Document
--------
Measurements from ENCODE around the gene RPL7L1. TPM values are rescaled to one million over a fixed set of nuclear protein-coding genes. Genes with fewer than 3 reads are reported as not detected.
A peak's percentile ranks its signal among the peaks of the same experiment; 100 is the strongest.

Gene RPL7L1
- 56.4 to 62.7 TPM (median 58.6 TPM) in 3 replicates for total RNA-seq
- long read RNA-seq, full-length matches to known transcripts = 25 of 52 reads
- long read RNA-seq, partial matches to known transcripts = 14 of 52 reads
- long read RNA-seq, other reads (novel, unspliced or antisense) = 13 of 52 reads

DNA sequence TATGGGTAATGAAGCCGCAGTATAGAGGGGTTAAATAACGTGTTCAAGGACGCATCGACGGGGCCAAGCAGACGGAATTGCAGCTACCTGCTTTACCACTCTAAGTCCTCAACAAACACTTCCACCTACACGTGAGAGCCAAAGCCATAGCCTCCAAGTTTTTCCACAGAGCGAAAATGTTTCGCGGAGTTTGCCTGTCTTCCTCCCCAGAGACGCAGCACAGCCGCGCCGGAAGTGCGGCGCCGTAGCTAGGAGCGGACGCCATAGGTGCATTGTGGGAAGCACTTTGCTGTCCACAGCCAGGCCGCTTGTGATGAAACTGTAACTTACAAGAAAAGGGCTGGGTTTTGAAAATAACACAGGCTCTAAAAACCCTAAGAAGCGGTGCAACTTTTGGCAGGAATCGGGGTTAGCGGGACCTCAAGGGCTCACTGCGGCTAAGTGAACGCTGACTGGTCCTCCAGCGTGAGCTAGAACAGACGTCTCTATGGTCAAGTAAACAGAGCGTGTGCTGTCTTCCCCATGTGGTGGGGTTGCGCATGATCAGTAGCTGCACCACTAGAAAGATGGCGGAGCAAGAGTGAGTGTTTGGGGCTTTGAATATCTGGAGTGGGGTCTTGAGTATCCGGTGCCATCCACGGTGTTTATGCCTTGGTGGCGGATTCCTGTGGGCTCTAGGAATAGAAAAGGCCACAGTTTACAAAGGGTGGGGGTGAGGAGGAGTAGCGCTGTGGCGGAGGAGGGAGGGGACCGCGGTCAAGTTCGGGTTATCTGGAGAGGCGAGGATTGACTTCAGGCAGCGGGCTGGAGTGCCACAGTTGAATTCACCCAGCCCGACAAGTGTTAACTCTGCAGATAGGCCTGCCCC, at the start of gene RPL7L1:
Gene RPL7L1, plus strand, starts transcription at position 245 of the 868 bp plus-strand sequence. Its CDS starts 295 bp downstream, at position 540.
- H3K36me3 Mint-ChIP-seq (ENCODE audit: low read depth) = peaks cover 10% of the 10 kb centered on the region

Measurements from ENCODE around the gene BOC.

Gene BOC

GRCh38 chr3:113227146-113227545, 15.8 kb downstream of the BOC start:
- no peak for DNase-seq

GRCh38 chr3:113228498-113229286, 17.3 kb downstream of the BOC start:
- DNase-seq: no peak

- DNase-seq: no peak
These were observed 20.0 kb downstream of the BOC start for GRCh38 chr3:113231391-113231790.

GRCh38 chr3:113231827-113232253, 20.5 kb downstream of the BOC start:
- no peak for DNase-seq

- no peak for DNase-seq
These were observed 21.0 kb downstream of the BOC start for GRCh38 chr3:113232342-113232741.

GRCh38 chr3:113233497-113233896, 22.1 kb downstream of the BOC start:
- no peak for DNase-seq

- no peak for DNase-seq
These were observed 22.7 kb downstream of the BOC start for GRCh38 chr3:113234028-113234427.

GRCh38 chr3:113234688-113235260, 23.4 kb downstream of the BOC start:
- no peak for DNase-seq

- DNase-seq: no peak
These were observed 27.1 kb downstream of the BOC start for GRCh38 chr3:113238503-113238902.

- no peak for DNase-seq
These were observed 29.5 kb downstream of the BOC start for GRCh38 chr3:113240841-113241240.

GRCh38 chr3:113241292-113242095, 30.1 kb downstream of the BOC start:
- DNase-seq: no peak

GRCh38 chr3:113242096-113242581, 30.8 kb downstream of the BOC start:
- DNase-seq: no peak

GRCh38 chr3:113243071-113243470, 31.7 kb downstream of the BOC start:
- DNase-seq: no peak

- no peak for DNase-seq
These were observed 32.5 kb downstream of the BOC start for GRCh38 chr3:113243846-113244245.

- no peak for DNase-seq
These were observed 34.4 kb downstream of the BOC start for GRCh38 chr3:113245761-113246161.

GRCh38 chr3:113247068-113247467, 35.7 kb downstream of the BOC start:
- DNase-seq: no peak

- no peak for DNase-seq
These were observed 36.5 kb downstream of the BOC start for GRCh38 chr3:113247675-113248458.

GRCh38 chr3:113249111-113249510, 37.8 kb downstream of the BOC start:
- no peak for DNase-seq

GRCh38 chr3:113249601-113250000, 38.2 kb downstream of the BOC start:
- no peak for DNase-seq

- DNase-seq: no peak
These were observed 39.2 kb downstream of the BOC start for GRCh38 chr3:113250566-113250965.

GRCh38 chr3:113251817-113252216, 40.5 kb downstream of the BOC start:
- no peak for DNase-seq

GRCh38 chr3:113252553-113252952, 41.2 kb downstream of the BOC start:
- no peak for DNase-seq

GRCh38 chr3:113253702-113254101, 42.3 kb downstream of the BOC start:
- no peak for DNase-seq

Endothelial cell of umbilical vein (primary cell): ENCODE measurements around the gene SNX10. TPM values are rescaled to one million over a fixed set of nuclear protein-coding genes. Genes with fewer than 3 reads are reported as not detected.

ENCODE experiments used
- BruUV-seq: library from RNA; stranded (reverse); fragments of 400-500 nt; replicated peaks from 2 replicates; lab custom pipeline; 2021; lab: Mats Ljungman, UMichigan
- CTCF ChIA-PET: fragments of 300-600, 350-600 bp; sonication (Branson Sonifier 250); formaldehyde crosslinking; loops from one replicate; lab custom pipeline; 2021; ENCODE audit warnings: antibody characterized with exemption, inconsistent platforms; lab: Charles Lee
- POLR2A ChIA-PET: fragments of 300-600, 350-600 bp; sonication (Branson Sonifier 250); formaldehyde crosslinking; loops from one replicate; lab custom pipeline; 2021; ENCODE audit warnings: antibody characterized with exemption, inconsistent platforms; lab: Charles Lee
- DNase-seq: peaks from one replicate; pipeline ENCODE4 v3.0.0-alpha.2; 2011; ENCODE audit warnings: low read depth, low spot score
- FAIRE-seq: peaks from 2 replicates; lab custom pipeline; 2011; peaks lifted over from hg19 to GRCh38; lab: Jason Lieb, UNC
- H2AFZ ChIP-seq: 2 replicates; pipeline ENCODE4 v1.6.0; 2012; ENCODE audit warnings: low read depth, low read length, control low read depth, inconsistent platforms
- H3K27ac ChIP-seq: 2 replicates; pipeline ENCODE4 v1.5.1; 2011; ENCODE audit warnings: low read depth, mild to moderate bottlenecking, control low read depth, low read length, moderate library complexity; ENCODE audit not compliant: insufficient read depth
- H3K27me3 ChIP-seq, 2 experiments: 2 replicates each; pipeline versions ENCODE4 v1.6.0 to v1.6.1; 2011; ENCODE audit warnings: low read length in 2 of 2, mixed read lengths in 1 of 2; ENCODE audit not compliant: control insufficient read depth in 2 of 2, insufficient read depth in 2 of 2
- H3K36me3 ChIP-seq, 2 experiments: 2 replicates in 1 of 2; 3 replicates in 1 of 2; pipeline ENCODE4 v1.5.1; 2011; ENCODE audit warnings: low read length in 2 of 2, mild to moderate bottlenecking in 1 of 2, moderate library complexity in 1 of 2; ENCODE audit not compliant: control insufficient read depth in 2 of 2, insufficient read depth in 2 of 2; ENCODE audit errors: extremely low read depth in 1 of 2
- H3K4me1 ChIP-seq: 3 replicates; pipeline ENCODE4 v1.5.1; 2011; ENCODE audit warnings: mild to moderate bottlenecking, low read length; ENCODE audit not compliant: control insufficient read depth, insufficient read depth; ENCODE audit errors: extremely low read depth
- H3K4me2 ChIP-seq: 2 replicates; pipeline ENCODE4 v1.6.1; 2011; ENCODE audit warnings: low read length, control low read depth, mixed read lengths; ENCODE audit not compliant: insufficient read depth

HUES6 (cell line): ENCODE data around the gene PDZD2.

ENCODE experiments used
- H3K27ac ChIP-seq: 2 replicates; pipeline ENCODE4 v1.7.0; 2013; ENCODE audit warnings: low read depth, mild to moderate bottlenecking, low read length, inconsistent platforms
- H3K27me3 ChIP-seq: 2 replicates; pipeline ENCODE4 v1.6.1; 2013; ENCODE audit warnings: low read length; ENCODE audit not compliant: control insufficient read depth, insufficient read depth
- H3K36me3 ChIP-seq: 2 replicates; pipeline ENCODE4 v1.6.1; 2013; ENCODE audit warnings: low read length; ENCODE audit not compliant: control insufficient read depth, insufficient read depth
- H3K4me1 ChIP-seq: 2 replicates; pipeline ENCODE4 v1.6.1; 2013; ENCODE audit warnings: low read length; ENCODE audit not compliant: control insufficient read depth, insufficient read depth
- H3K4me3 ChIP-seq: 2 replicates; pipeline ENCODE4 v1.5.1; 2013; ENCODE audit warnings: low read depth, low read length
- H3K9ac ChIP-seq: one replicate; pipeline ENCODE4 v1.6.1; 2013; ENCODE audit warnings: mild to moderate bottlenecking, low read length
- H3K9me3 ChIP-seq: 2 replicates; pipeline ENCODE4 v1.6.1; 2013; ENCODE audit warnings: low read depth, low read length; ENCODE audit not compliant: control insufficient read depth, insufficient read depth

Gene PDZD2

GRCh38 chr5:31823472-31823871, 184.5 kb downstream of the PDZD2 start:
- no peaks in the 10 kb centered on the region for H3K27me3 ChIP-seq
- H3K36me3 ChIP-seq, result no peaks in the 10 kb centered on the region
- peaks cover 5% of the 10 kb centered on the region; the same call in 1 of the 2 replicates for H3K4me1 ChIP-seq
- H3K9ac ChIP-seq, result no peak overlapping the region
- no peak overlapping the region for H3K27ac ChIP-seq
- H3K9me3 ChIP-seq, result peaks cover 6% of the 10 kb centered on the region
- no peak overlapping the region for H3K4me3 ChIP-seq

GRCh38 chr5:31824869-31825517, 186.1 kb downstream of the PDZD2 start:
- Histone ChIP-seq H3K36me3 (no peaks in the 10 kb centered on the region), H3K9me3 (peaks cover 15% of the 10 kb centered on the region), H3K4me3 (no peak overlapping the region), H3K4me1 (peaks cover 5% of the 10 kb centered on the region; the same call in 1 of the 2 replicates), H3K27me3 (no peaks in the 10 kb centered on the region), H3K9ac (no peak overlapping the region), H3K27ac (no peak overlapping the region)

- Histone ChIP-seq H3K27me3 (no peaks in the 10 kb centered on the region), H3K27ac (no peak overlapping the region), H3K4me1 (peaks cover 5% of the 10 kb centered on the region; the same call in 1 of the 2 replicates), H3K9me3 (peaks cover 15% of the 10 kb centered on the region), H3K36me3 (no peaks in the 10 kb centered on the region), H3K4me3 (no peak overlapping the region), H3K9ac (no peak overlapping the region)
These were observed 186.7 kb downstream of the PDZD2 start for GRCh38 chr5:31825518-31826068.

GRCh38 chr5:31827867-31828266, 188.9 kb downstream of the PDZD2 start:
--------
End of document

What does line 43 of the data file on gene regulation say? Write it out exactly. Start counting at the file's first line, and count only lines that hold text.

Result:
GRCh38 chr3:113247068-113247467, 35.7 kb downstream of the BOC start: